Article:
Navigate to Food section

On the Rolled Beef Trail

The quest for a forgotten deli delicacy led me from Tucson to Buffalo to New York City

Edie Jarolim
November 04, 2019
Photo: Flickr user Jeff
Rolled beef Photo: Flickr user Jeff
Photo: Flickr user Jeff
Rolled beef Photo: Flickr user Jeff

I thought I knew everything there was to know about kosher cold cuts. And then I encountered rolled beef.

I first became aware of this deli delicacy when several references to it turned up in the comments section of an obituary I’d posted on my Jewish genealogy blog, Freud’s Butcher. Typical of the glowing tributes to 97-year-old Nathan Kornmehl, a Buffalo, New York-based cousin I’d never met, was one from a nephew: “When I think of Nate, I think of his butcher shop—he seemed to be always there, always with a smile and a kind word. And always, with a slice or two of rolled beef to brighten up a kid’s day.”

I grew up in Brooklyn in an era when delis were not yet an endangered species. How was it that I—and the childhood friends I queried—had never heard of Nathan’s nachas-inducing specialty? Was it just a Buffalo thing?

I posted the limited—and often contradictory—information I could find on this subject on my blog. Most of the corresponding comments were long on reminiscence, short on history and recipes. Typical was an observation by Helene M., who said rolled beef was her favorite at her father-in-law’s deli in Brookline, Massachusetts: “I did also love pastrami, but it was much fattier.” In contrast, Deb D. recalled the rolled beef of Irving’s Deli in Brighton Beach, Brooklyn, as having “seasonings that were similar to but a bit less spicy than pastrami,” and describing it as “more or less an inexpensive luncheon meat.”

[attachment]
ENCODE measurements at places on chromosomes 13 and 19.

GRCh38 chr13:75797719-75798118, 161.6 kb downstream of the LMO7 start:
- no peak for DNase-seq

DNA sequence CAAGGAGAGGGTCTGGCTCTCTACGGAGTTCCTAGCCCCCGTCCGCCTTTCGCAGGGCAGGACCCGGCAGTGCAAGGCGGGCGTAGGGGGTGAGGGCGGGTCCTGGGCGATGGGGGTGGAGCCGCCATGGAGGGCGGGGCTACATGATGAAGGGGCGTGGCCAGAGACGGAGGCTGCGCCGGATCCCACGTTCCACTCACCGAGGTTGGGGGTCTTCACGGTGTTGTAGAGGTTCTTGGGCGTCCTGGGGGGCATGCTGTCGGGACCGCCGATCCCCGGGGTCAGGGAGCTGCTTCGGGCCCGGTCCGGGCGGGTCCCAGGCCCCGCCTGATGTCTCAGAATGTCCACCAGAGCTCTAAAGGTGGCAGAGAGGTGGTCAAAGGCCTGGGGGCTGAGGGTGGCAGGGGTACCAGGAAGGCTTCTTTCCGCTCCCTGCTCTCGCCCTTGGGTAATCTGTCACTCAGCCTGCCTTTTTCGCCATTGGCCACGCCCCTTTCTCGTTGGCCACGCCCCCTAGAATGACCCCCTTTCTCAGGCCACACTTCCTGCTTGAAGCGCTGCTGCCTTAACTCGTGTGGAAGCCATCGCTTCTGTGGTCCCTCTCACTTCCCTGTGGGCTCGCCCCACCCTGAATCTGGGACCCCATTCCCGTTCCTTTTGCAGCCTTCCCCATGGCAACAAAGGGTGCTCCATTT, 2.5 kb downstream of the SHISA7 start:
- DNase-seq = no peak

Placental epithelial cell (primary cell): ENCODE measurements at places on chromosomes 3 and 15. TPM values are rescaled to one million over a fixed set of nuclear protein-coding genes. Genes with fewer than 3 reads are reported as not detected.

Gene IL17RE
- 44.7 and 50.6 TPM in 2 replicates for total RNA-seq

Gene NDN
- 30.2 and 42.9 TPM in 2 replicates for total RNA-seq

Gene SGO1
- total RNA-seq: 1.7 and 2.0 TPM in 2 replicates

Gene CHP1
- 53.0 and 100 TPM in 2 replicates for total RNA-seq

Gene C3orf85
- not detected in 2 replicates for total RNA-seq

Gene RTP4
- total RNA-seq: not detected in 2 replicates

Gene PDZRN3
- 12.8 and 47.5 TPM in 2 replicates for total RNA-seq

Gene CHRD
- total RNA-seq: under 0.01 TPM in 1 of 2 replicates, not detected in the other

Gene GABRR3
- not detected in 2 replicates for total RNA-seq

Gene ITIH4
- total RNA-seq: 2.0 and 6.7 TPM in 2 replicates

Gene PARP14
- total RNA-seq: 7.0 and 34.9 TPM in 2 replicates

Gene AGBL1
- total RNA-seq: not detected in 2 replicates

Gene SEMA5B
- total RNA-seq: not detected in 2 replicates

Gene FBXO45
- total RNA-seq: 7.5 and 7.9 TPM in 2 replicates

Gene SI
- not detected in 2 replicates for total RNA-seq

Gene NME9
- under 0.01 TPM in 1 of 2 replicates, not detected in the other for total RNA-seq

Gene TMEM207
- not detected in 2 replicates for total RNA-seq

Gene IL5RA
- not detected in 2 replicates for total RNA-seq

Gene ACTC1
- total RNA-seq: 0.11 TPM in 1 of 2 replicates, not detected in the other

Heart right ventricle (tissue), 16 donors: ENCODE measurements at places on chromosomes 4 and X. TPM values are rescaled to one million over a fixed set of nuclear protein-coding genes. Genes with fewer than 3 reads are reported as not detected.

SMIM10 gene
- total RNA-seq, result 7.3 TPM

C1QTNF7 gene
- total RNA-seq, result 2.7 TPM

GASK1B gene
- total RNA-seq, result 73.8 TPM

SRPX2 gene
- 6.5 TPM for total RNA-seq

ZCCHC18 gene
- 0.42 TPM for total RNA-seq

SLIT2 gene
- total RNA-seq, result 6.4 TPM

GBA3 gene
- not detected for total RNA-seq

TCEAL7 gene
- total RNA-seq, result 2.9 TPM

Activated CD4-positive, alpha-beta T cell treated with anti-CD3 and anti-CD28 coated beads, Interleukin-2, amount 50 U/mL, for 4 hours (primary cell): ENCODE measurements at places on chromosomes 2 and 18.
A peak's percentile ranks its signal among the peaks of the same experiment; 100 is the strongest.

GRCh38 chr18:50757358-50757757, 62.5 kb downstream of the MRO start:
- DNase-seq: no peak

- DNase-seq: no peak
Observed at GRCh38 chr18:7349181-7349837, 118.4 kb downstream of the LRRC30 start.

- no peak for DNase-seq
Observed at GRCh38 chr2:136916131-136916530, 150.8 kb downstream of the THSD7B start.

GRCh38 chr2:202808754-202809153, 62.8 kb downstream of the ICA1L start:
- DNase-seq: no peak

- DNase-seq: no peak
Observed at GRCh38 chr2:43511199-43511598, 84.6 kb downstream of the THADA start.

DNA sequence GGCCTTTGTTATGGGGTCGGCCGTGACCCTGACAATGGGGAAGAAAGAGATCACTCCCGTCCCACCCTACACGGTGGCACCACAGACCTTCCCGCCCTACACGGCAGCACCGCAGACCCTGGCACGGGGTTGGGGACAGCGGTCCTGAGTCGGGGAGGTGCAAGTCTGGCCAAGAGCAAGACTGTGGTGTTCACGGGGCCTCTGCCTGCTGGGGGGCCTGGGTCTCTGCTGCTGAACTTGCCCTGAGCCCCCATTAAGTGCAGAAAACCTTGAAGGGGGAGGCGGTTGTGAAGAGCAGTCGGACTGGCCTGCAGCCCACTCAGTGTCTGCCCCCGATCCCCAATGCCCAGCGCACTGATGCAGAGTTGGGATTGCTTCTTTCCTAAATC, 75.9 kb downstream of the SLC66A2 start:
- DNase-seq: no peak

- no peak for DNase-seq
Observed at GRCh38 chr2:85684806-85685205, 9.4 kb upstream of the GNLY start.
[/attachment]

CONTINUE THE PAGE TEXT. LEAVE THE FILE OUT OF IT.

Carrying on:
Happily, Harvey Feinman, a butcher in Buffalo for 16 years, was also among the commenters.

Feinman began working for Brown’s Kosher Meat Market in 1958, when he was 17 years old. He recalled that they made rolled beef in the store every Friday, and that it retailed at $1.60 per pound (“People screamed when we raised the price to $1.80”). In comparison, corned beef cost $6 to $8 a pound.

Rolled beef was a less expensive corned beef substitute, according to Feinman.

He explained, “If you picture the kosher forequarter of the steer, there are breasts on each side. That’s the brisket cut. Below that, near the stomach, is the navel, the fattier and cheaper cut.”

Corned beef and, of course, brisket, are made from the brisket, while pastrami, like rolled beef, comes from the navel, sometimes called the plate.

Each navel is about 20 inches long. After removing most of the fat, Feinman said, he would layer the thinned-out slab of meat with leftovers—”any kind of beef, but it had to be lean”—saved up during the week. He rolled it all up together carefully, securing the resulting cylinder with string.

It was then brined in a solution of salt, water, saltpeter (potassium nitrate, a curing agent no longer used), and mixed spices—each butcher had his own formula—in a large wooden barrel for six weeks. After boiling it for three hours and cooling it overnight, it was ready for the deli slicer. “Sometimes the string was pulled off as you sliced it, but if the meat was rolled tight enough and didn’t fall apart, you pulled it off before,” Feinman said.